Reconciliation is about understanding how history has shaped the relationship between Indigenous and non-Indigenous Australians, and developing more harmonious and cooperative relations for the future. This includes addressing longstanding inequities and disadvantages experienced by Indigenous people, promoting respect for Indigenous cultures, and giving greater recognition to Indigenous aspirations. Reconciliation is important not only to Indigenous people but also to Australia’s future as a cohesive nation.

The process of reconciliation formally began in 1991 as the result of the recommendations of the report of the Royal Commission into Aboriginal Deaths in Custody. The federal parliament unanimously supported reconciliation between Indigenous and non-Indigenous Australians and the establishment of an independent body called the Council for Aboriginal Reconciliation. Comprising 25 Indigenous and non-Indigenous members, the Council’s task was to consult the community on ways to improve relations between Indigenous and non-Indigenous people, public education, and developing strategies to encourage cooperation. The Council’s stated goal was to work toward a “united Australia which respects this land of ours, values the Aboriginal and Torres Strait Islander heritage and provides justice and equity for all”.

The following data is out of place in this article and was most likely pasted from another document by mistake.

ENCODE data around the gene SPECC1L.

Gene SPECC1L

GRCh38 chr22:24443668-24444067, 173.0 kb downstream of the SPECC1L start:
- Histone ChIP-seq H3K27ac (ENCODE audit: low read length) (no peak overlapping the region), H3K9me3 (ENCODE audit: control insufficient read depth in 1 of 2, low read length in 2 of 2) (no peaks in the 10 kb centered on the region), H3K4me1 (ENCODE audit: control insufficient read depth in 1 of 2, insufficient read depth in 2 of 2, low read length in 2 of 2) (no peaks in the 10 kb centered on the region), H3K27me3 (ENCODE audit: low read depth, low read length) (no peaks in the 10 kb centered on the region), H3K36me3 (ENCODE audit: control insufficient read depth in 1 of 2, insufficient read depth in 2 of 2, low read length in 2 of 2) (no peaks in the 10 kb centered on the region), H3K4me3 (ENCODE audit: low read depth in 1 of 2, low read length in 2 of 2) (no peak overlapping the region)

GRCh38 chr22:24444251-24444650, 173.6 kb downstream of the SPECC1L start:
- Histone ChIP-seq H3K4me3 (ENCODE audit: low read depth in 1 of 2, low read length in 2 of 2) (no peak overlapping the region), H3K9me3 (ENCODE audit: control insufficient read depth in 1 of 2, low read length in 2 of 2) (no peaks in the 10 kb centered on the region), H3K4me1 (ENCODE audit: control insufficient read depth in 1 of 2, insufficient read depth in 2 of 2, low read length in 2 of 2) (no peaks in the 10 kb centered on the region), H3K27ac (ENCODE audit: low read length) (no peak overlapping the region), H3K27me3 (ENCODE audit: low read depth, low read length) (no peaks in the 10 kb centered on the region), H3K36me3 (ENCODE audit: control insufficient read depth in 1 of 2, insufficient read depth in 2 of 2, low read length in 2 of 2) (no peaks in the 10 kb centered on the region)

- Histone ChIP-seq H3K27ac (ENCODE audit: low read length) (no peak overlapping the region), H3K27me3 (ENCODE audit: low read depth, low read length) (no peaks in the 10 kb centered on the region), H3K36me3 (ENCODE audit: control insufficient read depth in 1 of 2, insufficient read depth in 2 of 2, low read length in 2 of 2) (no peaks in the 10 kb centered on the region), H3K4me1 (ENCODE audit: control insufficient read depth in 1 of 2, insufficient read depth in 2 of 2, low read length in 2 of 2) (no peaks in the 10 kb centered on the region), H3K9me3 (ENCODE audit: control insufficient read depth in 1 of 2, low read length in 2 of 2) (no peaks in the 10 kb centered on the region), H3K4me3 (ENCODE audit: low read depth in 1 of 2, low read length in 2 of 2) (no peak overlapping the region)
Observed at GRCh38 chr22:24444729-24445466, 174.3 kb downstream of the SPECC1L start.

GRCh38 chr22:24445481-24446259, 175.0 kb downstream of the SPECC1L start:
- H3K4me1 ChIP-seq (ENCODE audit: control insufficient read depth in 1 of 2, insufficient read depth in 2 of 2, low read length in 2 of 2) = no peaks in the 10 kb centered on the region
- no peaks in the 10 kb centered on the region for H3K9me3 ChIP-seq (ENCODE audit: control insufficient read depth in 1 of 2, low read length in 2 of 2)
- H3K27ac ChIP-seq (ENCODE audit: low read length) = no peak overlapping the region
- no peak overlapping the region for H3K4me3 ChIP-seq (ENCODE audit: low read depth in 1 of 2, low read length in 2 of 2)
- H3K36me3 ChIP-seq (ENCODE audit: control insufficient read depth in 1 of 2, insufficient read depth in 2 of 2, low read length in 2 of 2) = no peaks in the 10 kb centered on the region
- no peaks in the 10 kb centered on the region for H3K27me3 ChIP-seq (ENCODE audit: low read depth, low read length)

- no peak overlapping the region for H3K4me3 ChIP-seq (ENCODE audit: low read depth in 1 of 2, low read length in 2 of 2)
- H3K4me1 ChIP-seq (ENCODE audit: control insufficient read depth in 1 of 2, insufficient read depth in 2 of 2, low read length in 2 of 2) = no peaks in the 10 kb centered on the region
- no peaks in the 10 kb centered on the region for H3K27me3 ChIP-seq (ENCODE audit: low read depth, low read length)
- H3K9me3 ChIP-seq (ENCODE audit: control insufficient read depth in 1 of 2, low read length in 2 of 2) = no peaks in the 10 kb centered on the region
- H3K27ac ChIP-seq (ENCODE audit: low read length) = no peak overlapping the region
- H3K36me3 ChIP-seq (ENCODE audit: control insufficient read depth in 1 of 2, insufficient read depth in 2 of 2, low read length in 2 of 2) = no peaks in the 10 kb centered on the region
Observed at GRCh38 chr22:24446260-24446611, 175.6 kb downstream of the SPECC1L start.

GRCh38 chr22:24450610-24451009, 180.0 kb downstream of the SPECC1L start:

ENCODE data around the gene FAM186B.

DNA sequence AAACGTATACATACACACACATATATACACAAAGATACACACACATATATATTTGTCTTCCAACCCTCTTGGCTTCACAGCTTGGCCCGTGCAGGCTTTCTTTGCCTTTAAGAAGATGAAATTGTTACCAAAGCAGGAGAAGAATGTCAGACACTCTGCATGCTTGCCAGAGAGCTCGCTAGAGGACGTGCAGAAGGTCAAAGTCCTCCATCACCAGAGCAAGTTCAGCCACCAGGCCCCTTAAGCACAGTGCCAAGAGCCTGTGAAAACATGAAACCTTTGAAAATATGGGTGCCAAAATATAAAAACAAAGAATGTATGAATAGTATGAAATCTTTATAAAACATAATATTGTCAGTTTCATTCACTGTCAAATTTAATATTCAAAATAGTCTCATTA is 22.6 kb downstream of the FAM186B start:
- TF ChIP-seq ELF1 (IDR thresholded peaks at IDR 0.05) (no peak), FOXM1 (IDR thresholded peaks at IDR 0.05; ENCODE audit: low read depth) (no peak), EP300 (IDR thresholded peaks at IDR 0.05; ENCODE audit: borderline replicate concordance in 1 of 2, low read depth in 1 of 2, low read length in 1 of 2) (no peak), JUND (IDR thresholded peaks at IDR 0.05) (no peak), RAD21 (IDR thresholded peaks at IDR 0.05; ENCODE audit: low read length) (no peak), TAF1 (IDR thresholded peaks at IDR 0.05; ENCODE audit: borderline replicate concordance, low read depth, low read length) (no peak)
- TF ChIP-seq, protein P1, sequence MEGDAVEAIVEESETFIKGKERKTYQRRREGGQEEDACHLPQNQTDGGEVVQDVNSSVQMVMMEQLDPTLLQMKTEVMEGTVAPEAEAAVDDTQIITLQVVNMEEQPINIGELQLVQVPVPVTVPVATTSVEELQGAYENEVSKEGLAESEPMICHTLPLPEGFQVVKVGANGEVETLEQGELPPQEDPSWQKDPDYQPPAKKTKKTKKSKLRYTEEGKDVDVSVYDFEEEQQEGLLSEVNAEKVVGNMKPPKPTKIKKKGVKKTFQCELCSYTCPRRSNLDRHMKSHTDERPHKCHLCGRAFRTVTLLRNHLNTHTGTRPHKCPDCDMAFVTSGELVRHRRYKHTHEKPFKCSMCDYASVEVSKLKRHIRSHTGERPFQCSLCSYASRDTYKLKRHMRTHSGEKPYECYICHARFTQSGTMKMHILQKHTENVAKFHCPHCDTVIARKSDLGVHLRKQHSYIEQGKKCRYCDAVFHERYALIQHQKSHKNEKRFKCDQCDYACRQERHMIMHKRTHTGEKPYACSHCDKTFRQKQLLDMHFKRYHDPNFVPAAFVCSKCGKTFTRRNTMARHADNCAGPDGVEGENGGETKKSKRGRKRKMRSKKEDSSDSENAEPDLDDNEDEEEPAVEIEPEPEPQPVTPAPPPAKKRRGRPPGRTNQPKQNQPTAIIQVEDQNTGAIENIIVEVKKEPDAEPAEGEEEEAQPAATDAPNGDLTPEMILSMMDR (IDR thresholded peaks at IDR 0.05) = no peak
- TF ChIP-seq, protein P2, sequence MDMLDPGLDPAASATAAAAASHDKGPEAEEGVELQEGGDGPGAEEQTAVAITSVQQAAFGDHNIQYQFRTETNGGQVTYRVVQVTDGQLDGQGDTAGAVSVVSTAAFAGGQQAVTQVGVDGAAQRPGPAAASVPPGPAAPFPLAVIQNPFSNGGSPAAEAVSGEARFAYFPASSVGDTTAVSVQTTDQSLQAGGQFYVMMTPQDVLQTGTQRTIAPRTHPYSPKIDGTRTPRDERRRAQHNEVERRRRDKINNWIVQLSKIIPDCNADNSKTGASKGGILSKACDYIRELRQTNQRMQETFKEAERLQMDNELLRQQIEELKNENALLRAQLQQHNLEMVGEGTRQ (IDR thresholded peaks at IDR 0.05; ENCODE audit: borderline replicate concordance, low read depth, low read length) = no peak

The Council was given a 10-year life-span, which ended in December 2000. The Council’s final report, Reconciliation: Australia’s Challenge, recommended comprehensive action to address the unfinished business of reconciliation. This included calls for a formal agreement or treaty as well as the establishment of a foundation to continue the Council’s work. This foundation, Reconciliation Australia, was established in December 2000 and continues to provide national leadership on the issues associated with reconciliation.

In our local community, with its small Indigenous population, it is essential that the valuing of Aboriginal and Torres Strait Islander heritage and culture be a part of everyday life to prevent the isolation and invisibility of Indigenous people, culture, history and heritage.

Main Source: Face the Facts: Some Questions and Answers about Refugees, Migrants and Indigenous People, Sydney, Human Rights and Equal Opportunity Commission, 2001 and 2003. For more information, visit and